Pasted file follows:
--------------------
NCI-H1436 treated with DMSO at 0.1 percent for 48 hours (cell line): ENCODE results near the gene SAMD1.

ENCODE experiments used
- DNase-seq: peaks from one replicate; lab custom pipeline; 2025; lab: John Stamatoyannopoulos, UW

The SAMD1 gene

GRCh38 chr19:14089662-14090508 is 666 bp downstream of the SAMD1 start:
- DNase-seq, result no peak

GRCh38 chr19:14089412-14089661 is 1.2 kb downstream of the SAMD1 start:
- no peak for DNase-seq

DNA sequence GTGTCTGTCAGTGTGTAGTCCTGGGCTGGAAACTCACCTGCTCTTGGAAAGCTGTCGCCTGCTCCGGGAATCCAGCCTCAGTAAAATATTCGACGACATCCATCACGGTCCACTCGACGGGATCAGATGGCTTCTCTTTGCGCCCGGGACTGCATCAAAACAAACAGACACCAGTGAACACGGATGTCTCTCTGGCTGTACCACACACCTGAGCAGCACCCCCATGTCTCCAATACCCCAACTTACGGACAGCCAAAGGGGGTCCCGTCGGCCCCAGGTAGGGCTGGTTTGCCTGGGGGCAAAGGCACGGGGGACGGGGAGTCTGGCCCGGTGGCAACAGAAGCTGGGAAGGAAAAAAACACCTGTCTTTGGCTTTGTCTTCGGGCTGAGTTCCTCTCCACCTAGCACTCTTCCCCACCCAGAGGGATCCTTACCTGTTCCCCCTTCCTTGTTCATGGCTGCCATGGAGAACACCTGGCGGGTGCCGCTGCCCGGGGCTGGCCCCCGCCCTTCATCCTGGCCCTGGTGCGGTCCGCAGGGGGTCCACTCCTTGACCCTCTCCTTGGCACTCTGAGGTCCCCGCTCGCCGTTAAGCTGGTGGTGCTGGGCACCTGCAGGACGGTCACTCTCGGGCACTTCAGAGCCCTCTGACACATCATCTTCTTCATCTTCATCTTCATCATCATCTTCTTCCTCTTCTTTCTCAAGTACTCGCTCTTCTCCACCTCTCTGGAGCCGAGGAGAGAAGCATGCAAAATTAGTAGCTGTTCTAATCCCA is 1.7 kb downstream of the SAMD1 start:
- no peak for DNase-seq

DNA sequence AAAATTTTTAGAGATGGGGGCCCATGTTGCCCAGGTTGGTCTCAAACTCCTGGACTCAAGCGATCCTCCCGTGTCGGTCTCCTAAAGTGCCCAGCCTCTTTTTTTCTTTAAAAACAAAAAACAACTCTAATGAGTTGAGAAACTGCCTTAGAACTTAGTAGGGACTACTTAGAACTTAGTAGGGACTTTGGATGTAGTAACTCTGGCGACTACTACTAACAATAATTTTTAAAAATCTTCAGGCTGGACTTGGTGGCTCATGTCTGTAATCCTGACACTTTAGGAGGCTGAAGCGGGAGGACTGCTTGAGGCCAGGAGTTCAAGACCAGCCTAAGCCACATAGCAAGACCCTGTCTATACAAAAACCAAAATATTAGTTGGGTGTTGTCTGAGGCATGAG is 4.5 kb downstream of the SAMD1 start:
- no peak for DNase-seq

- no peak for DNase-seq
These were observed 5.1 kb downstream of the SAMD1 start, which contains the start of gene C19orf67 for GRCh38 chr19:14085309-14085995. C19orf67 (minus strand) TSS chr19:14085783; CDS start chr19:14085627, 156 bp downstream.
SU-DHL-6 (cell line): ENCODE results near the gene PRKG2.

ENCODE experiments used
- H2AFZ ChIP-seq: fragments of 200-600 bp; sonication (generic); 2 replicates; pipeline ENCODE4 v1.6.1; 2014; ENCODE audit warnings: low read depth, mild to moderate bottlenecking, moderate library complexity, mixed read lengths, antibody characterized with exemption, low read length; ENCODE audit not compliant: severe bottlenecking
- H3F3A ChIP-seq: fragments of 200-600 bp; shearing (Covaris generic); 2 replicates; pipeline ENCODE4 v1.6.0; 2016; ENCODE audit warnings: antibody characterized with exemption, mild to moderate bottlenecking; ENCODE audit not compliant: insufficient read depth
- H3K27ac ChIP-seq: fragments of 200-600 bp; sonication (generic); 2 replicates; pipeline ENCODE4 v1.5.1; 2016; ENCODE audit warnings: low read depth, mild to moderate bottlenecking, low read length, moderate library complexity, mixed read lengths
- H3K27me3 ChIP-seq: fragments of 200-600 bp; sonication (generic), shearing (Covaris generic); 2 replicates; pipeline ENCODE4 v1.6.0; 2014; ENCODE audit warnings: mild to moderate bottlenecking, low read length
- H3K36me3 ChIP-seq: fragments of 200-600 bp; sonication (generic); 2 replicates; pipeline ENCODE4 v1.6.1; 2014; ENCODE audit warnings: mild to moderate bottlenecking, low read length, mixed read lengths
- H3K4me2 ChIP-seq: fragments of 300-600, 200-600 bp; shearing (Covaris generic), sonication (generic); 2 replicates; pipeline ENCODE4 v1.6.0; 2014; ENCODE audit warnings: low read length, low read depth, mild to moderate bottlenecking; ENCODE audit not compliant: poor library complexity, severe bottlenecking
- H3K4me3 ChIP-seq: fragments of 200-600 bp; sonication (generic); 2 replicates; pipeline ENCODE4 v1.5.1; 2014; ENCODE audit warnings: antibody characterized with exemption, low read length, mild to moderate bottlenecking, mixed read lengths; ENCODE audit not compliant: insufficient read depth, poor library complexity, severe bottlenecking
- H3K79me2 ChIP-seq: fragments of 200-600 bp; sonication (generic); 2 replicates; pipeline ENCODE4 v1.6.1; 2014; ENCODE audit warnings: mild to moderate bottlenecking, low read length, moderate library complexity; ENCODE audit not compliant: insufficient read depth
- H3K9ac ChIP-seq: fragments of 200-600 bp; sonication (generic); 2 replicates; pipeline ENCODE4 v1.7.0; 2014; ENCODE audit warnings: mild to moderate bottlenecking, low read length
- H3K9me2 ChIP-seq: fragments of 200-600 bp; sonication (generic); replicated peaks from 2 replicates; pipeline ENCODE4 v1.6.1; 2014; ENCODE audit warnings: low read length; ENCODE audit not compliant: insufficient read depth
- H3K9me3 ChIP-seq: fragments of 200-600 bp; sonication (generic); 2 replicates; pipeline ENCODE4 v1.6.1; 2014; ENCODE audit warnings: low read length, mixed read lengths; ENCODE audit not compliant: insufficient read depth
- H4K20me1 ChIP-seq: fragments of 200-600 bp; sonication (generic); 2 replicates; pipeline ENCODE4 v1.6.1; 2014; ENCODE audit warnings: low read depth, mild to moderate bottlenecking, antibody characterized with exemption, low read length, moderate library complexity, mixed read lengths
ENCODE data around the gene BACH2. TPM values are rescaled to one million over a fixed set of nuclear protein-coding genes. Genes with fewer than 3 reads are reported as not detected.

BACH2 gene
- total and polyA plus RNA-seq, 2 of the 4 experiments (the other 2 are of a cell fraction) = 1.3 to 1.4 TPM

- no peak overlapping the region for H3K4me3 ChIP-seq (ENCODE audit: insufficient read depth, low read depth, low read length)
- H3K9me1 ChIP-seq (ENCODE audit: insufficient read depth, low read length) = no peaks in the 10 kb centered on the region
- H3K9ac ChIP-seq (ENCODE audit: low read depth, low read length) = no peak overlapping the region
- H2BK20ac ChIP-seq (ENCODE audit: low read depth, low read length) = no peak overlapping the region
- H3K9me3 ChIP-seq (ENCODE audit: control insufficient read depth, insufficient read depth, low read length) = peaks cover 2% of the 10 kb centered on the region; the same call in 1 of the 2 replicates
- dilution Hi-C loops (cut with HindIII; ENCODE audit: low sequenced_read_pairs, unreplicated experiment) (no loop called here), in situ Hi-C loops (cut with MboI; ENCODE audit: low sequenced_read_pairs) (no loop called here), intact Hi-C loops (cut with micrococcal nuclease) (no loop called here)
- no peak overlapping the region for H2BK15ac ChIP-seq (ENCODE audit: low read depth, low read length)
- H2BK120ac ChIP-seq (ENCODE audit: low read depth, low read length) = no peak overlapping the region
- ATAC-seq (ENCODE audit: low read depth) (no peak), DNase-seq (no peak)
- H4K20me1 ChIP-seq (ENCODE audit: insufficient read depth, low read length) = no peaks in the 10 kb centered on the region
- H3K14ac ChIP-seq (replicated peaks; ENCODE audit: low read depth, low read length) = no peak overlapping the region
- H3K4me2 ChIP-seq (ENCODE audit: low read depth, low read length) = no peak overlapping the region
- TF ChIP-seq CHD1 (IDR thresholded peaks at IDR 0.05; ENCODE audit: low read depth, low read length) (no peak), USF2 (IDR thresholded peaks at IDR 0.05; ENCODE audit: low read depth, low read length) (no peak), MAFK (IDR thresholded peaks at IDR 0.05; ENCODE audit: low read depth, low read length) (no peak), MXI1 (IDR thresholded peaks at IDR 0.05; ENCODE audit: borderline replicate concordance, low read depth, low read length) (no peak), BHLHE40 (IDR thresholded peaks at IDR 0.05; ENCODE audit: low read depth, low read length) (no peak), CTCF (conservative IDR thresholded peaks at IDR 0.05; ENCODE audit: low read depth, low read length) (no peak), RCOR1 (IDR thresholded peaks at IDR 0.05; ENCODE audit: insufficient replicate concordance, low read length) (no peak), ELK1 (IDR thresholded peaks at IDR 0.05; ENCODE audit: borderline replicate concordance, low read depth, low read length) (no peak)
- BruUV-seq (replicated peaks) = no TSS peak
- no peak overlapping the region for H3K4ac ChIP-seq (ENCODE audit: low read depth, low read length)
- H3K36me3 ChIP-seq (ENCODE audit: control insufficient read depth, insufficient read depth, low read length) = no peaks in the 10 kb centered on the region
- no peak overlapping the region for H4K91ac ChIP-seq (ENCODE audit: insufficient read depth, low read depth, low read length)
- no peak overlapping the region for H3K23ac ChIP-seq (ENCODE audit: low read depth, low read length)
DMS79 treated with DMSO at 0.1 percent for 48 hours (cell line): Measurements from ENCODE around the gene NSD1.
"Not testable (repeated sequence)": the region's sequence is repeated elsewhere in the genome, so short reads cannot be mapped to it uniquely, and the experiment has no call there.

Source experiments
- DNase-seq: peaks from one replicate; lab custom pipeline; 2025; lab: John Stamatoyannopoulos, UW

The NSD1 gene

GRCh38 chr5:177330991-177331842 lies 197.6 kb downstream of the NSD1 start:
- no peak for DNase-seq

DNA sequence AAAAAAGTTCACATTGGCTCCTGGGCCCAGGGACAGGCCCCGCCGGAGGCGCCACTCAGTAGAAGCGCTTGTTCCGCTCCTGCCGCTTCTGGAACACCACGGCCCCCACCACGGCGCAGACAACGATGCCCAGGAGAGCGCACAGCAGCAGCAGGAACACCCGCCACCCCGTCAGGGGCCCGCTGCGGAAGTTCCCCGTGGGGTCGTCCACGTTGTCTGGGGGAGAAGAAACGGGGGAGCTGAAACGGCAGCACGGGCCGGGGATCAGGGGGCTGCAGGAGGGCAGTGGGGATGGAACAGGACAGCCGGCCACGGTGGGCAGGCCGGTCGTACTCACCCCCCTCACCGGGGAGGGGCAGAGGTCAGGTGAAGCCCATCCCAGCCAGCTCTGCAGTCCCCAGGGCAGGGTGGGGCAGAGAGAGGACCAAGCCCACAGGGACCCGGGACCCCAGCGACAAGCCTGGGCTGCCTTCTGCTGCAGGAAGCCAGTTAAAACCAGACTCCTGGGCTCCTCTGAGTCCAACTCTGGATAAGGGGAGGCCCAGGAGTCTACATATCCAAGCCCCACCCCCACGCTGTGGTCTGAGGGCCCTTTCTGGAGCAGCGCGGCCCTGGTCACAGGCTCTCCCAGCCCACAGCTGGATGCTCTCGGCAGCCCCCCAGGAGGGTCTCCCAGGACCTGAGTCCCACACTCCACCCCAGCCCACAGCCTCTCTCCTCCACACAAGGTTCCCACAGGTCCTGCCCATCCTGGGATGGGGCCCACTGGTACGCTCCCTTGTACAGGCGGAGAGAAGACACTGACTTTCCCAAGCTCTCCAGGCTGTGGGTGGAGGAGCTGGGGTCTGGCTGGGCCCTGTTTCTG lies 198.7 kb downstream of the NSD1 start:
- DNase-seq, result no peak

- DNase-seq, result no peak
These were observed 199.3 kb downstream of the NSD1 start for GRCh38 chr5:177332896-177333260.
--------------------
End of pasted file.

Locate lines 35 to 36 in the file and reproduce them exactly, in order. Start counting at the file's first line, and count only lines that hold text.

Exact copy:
- H2BK20ac ChIP-seq (ENCODE audit: low read depth, low read length) = no peak overlapping the region
- H3K9me3 ChIP-seq (ENCODE audit: control insufficient read depth, insufficient read depth, low read length) = peaks cover 2% of the 10 kb centered on the region; the same call in 1 of the 2 replicates